use threads; use Time::HiRes qw[ time ]; use Test::Whatever; ... ## Pick a time in the future my $go = time() + 0.1; async { ## Make sure client 2 goes off last (and so should fail) $go += 0.005; sleep 0 while time() < $go; nok( doXML_RPCrequest( 'some request' ) == SUCCESS ); sleep 0; }->detach; sleep 0 while time() < $go; ok( doXML_RPCrequest( 'some request' ) == SUCCESS ); ... rest of tests.

    On my single processor system using threads, I can arrange for two tcp requests to arrive at the server in the desired order (success before failure), within ~10 milliseconds of each other, ~997 times out of 1000. And 100% reliability (several runs of 1000 tests), if I widen the acceptable window to 20 milliseconds.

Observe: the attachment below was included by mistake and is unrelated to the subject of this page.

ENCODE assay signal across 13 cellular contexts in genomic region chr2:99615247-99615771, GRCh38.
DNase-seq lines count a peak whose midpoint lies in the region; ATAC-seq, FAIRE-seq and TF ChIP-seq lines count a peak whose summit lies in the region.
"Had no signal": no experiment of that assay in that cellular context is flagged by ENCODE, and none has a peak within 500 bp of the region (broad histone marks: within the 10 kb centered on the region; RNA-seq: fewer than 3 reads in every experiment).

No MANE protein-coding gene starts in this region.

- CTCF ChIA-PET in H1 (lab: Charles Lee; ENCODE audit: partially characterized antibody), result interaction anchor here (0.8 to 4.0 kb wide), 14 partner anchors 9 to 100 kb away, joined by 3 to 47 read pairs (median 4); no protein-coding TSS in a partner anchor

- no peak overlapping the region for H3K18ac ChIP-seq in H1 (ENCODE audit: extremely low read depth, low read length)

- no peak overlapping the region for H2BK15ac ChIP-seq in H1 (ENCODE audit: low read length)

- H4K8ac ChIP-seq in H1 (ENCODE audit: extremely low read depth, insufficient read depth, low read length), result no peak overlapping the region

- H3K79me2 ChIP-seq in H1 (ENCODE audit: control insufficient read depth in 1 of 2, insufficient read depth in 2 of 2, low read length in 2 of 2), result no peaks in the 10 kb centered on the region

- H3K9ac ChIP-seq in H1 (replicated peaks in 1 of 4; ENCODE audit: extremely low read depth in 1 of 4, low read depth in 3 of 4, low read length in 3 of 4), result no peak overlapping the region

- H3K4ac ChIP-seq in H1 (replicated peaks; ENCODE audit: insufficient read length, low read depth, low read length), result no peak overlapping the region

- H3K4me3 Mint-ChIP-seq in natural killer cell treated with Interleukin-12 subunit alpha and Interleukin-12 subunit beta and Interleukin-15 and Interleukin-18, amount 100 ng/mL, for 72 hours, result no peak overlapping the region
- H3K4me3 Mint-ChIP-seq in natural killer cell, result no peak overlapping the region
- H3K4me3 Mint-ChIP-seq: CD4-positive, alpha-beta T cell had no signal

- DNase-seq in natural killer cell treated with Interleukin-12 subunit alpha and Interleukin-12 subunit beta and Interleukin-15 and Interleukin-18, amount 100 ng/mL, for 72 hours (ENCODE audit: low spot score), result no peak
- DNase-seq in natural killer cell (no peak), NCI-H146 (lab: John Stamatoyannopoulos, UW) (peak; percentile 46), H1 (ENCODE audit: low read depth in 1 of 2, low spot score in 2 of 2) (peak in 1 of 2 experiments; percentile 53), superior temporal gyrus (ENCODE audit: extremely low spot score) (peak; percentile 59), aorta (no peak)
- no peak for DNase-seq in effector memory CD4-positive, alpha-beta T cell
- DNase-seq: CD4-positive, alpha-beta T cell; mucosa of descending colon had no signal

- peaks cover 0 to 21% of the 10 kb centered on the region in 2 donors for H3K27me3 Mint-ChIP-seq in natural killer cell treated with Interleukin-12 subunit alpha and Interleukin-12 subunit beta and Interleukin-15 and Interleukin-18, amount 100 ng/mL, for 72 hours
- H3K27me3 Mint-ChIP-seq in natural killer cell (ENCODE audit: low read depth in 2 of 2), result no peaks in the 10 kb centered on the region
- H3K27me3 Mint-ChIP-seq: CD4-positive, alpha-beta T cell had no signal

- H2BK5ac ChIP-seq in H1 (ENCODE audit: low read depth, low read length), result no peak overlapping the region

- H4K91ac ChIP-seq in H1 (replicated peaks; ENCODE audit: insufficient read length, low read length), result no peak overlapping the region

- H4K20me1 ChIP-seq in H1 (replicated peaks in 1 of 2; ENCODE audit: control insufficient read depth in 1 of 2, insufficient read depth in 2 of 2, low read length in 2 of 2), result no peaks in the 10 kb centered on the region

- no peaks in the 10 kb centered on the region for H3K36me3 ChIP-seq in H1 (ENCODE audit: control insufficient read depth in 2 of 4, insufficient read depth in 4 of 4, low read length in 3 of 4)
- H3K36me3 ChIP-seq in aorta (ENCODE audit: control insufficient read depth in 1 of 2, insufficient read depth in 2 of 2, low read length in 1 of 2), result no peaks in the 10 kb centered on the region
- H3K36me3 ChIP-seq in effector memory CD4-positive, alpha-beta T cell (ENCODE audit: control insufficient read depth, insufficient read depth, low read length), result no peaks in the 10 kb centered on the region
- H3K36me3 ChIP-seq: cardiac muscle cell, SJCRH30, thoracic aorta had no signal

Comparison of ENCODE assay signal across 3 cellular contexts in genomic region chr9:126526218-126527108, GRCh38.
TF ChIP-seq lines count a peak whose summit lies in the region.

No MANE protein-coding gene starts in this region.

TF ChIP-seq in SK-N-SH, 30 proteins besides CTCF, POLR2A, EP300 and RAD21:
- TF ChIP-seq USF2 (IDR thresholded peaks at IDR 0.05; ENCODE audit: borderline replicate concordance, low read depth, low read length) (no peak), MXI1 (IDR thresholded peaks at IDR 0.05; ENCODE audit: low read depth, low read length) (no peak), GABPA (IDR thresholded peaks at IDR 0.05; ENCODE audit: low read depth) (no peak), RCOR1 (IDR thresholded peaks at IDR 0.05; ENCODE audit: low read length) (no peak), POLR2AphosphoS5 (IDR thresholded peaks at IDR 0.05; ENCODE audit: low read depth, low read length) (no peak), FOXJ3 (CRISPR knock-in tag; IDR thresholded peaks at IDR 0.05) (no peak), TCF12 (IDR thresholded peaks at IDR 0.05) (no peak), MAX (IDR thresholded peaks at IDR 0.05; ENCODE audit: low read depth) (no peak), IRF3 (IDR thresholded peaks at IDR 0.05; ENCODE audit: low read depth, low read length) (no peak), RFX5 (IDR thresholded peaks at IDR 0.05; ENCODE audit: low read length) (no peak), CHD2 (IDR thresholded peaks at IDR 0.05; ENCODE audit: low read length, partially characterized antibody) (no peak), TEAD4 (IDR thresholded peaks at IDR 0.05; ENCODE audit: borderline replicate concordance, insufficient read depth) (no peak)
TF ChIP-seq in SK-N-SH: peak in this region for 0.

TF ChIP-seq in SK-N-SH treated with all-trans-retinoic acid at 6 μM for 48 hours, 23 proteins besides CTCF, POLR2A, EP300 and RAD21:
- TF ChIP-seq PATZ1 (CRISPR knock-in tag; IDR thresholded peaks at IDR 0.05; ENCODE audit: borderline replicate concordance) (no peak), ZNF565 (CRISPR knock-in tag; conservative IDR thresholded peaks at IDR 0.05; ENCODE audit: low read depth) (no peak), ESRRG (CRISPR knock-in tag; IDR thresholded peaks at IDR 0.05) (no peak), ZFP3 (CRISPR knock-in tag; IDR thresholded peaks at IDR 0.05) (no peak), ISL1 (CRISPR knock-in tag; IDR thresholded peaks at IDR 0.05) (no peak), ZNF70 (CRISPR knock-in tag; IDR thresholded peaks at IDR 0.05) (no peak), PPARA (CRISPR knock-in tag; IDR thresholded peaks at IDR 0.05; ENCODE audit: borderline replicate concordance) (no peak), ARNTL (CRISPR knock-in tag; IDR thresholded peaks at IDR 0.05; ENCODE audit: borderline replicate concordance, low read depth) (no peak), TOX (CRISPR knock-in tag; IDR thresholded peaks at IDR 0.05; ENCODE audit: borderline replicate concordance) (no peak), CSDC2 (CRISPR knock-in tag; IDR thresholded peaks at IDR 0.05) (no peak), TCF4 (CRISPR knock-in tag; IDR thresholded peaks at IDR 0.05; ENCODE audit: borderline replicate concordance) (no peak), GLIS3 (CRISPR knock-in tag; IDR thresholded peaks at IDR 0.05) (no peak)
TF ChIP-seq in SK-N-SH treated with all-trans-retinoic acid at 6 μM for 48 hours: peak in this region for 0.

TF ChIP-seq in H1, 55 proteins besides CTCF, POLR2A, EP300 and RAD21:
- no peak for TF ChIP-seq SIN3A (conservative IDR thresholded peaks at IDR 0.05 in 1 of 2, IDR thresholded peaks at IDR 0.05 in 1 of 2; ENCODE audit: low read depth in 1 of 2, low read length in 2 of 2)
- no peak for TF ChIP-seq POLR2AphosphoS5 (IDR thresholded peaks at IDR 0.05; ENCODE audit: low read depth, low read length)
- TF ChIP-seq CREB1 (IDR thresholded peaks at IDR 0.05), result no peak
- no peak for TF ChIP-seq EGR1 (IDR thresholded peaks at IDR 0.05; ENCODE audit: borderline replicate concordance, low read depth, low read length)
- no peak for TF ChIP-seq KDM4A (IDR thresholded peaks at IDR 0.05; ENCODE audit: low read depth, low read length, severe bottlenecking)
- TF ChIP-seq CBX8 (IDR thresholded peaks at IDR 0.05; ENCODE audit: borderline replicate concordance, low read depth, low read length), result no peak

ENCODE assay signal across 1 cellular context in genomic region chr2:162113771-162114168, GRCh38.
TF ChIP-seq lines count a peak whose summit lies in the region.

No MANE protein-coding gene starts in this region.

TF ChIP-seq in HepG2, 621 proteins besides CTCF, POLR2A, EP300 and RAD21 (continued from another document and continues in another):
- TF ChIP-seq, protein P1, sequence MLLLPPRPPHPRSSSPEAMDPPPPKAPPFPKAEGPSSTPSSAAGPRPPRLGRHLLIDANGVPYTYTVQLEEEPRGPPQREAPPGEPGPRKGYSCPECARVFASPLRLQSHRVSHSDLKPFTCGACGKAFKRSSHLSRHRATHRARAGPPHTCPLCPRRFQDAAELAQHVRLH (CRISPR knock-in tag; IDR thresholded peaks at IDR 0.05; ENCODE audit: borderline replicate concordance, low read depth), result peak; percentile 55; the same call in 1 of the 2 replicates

So, reliably hitting a window of (say) > 1/10th of a second wouldn't be too difficult if your tests and server run within the same box. If your test box has multiple cpus, arranging finer timing may be possible. Obviously, the bigger the window the easier the task.

    An additional possibility is to go the white box route and and artificially widen the window of opportunity by building a test mode into your server. If a particular form of request is received, arrange to have a short sleep (1 or 2 seconds should be ample), to occur within the transaction brackets. That would make arranging to hit the window much easier, at the cost of modifying the code under test in a subtle way. Using this method you could even test the two cups and a bit of string scenario from above by just widening the window to some ludicrous amount.